Approximately 18 years ago, domestic violence was so epidemic in Massachusetts that Governor Weld declared a state of emergency. On June 5, 2008, Governor Patrick again declared a domestic violence emergency. At that second declaration Lieutenant Governor Murray announced that the administration’s goal is to better understand the pattern of domestic violence.

The misconception that domestic violence victims are primarily or exclusively adult heterosexual females continues to persist. However, most researchers acknowledge that domestic violence does not spontaneously appear the day heterosexual intimate partners are considered adults. Domestic violence is a complex and multifaceted enigma that stretches across one’s life span and presents as child, sibling, dating, spousal, intimate partner or elder abuse regardless of sexual orientation.

It is generally agreed that dating or teen intimate partner violence (TIPV) is a gateway to adult (IPV). A growing number of researchers document that bullying behavior is a gateway to (TIPV) and that family and environmental violence is a gateway to bullying behavior.

It is time to recognize that beating children with belts or other injurious instruments is violent behavior. Reactionary law enforcement intervention is necessary to defuse a volatile incident and ensure, at least temporarily, the safety of the victims. However, Family NonViolence, Inc (FNI), https://familynonviolence.wordpress.com. believes it is time that legislators and interveners recognize that education and role modeling efforts need to be prioritized if the goal is to reduce or prevent domestic violence.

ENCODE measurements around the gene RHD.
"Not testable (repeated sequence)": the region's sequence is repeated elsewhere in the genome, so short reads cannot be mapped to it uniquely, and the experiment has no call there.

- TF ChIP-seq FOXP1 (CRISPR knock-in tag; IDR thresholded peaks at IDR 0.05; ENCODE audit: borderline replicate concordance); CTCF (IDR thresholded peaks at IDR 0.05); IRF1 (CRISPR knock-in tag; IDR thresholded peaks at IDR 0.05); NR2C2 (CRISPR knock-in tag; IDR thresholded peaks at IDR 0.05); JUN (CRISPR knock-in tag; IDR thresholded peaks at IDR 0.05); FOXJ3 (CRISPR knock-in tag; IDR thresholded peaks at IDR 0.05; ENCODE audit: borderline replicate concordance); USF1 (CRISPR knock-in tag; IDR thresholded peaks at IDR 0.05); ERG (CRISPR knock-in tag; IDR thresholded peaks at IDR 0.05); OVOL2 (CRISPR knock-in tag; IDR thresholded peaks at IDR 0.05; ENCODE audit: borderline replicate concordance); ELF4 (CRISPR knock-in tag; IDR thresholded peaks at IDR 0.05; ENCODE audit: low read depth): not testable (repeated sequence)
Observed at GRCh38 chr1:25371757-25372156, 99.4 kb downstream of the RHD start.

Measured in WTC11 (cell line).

Improbable Beliefs

FNI has observed that domestic violence prevention efforts have not progressed well as it should or could over the last 18 years. Clearly, this demonstrates that it is improbable to impossible for parents, as role models, to teach children how to manage their aggressive behavior while they beat them with belts or other injurious instruments. Parents need to recognize they have a responsibility to teach their children that violent assaultive or coercive behavior is unacceptable.